The several state legislatures ratified the Fourteenth Amendment on the following dates: Connecticut, June 30, 1866; New Hampshire, July 7, 1866; Tennessee, July 19, 1866; New Jer- sey, September 11, 1866 (the New Jersey Legislature on February 20, 1868 ‘‘withdrew’’ its con- sent to the ratification; the Governor vetoed that bill on March 5, 1868; and it was repassed over his veto on March 24, 1868); Oregon, September 19, 1866 (Oregon ‘‘withdrew’’ its consent on October 15, 1868); Vermont, October 30, 1866; New York, January 10, 1867; Ohio, January 11, 1867 (Ohio ‘‘withdrew’’ its consent on January 15, 1868); Illinois, January 15, 1867; West Virginia, January 16, 1867; Michigan, January 16, 1867; Kansas, January 17, 1867; Minnesota, January 17, 1867; Maine, January 19, 1867; Nevada, January 22, 1867; Indiana, January 23, 1867; Missouri, January 26, 1867 (date on which it was certified by the Missouri secretary of state); Rhode Island, February 7, 1867; Pennsylvania, February 12, 1867; Wisconsin, February 13, 1867 (actually passed February 7, but not signed by legislative officers until February 13); Massachusetts, March 20, 1867; Nebraska, June 15, 1867; Iowa, March 9, 1868; Arkansas, April 6, 1868; Florida, June 9, 1868; North Carolina, July 2, 1868 (after having rejected the amendment on December 13, 1866); Louisiana, July 9, 1868 (after having rejected the amend- ment on February 6, 1867); South Carolina, July 8, 1868 (after having rejected the amendment on December 20, 1866); Alabama, July 13, 1868 (date on which it was ‘‘approved’’ by the Gov- ernor); Georgia, July 21, 1868 (after having rejected the amendment on November 9, 1866— Georgia ratified again on February 2, 1870); Virginia, October 8, 1869 (after having rejected the amendment on January 9, 1867); Mississippi, January 17, 1870; Texas, February 18, 1870 (after having rejected the amendment on October 27, 1866); Delaware, February 12, 1901 (after having rejected the amendment on February 7, 1867). The amendment was rejected (and not subsequently ratified) by Kentucky on January 8, 1867. Maryland and California ratified this amendment in 1959.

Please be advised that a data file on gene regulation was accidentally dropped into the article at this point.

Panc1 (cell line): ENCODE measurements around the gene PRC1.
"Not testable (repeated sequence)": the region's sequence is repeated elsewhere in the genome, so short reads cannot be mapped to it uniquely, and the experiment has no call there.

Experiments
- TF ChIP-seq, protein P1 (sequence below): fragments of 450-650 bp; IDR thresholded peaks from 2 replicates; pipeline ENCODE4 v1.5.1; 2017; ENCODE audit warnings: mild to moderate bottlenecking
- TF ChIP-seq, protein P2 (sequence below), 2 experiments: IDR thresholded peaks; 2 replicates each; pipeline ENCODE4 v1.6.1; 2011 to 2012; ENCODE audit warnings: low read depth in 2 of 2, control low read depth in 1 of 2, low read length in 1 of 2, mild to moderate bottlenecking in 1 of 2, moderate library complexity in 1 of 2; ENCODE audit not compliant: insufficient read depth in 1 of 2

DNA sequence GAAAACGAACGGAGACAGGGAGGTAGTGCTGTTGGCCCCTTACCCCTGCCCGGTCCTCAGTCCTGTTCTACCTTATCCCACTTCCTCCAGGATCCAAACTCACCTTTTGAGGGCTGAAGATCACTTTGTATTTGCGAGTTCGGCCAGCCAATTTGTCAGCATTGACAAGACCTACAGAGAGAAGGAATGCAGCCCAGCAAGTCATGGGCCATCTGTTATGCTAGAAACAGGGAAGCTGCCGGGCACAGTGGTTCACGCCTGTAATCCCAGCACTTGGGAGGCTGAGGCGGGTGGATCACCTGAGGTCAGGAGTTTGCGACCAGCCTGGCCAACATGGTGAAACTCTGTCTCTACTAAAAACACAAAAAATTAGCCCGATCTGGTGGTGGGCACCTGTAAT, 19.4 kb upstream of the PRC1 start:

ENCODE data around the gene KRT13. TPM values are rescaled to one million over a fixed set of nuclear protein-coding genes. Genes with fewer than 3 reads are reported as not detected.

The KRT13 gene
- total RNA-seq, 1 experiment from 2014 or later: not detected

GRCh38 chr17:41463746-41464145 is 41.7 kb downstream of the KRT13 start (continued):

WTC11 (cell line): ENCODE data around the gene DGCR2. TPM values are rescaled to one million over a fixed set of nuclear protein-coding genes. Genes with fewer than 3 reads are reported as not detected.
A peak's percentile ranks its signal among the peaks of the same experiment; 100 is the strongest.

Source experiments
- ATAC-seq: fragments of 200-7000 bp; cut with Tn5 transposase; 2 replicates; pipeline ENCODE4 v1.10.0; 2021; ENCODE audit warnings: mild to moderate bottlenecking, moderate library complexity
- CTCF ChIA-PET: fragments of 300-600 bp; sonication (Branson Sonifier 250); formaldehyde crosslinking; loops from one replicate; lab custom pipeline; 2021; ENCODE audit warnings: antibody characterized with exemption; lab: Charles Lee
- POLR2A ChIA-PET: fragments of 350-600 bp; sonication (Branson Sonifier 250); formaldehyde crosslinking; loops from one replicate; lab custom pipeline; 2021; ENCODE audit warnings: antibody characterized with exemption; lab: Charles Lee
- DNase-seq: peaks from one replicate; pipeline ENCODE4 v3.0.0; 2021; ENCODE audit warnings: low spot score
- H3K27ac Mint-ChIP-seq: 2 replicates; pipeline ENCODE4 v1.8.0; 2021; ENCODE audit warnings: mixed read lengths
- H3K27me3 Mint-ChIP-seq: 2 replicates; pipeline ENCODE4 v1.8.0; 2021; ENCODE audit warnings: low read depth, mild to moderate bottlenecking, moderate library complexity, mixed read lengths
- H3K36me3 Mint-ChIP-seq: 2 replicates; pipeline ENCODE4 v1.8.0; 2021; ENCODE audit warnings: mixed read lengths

Judicial officers of a State, or the members of the Legislature thereof, is denied to any of the male inhabitants of such State, being twenty-one years of age, and citizens of the United States, or in any way abridged, except for participation in re- bellion, or other crime, the basis of representation therein shall be reduced in the proportion which the number of such male citizens shall bear to the whole number of male citizens twenty- one years of age in such State.
SECTION. 3. No person shall be a Senator or Representative in Congress, or elector of President and Vice President, or hold any office, civil or military, under the United States, or under any State, who, having previously taken an oath, as a member of Congress, or as an officer of the United States, or as a mem- ber of any State legislature, or as an executive or judicial offi- cer of any State, to support the Constitution of the United States, shall have engaged in insurrection or rebellion against the same, or given aid or comfort to the enemies thereof. But Congress may by a vote of two-thirds of each House, remove such disability.
SECTION. 4. The validity of the public debt of the United States, authorized by law, including debts incurred for payment of pensions and bounties for services in suppressing insurrec- tion or rebellion, shall not be questioned. But neither the Unit- ed States nor any State shall assume or pay any debt or obliga- tion incurred in aid of insurrection or rebellion against the United States, or any claim for the loss or emancipation of any slave; but all such debts, obligations and claims shall be held illegal and void.
SECTION. 5. The Congress shall have power to enforce, by appropriate legislation, the provisions of this article.
SECTION. 1. The right of citizens of the United States to
vote shall not be denied or abridged by the United States or by any State on account of race, color, or previous condition of ser- vitude.
SECTION. 2. The Congress shall have power to enforce this article by appropriate legislation.